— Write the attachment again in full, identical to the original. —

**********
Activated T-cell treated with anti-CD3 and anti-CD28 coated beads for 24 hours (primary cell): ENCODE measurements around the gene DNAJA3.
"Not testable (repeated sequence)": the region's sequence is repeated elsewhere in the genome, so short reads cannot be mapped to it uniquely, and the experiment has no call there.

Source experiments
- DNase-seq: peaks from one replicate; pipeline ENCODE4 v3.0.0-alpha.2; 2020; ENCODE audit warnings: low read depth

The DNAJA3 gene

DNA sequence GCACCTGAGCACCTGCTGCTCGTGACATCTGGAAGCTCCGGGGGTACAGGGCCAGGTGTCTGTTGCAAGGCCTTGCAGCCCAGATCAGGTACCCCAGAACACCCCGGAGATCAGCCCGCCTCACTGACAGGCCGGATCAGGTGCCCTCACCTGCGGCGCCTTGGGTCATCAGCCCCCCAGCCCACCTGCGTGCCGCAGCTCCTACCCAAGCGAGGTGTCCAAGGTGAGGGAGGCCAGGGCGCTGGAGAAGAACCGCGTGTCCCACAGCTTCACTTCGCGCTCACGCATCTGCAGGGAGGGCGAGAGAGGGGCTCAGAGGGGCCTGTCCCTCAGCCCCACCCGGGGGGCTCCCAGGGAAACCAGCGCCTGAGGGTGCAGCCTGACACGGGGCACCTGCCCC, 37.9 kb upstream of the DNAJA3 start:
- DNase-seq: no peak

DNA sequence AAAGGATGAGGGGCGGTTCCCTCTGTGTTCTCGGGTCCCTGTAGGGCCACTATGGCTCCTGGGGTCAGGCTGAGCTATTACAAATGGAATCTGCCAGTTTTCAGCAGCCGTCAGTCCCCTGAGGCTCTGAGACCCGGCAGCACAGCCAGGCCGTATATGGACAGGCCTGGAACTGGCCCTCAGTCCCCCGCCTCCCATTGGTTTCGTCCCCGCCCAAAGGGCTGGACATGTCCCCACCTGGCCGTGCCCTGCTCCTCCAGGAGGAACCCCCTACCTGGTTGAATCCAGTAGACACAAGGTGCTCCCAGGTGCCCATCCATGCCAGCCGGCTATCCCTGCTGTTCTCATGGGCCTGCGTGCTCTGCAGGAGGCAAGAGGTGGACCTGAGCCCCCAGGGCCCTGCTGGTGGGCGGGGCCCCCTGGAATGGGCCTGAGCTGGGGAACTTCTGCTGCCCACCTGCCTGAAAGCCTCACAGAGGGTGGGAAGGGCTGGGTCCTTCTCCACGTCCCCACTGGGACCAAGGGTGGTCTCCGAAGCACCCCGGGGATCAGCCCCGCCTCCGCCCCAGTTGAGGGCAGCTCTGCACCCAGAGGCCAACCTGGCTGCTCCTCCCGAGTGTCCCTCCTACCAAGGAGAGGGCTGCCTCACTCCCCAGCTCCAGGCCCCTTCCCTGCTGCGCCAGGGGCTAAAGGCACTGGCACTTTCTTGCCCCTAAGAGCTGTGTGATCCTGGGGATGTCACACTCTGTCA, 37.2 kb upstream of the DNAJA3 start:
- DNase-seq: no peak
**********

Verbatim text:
Activated T-cell treated with anti-CD3 and anti-CD28 coated beads for 24 hours (primary cell): ENCODE measurements around the gene DNAJA3.
"Not testable (repeated sequence)": the region's sequence is repeated elsewhere in the genome, so short reads cannot be mapped to it uniquely, and the experiment has no call there.

Source experiments
- DNase-seq: peaks from one replicate; pipeline ENCODE4 v3.0.0-alpha.2; 2020; ENCODE audit warnings: low read depth

The DNAJA3 gene

DNA sequence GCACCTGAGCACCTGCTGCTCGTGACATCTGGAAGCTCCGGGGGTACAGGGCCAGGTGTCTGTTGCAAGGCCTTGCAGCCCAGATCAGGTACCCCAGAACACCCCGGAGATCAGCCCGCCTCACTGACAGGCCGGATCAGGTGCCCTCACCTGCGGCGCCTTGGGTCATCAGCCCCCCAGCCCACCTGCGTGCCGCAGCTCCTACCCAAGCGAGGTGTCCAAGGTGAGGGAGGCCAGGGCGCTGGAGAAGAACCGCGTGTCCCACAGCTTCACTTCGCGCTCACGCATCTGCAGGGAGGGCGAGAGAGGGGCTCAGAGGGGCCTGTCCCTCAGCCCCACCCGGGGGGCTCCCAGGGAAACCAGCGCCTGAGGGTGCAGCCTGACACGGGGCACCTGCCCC, 37.9 kb upstream of the DNAJA3 start:
- DNase-seq: no peak

DNA sequence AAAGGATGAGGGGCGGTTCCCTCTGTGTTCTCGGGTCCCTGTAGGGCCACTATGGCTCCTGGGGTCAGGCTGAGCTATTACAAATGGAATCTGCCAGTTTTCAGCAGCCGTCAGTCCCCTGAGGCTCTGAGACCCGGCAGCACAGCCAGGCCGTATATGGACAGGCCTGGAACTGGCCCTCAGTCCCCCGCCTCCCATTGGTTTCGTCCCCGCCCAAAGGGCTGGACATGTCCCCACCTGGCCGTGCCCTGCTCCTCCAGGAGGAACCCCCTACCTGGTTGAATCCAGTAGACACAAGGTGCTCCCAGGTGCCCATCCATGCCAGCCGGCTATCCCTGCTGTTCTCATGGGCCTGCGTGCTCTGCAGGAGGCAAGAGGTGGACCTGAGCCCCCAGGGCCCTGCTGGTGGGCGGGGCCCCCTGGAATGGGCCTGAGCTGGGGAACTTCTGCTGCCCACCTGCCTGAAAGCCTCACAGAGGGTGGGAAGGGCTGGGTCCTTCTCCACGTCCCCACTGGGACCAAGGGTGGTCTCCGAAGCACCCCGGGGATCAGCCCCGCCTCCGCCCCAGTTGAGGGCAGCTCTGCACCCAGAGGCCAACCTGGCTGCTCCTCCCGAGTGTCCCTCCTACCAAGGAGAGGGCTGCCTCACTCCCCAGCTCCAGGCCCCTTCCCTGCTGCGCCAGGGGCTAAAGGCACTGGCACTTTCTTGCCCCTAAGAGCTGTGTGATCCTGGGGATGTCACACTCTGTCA, 37.2 kb upstream of the DNAJA3 start:
- DNase-seq: no peak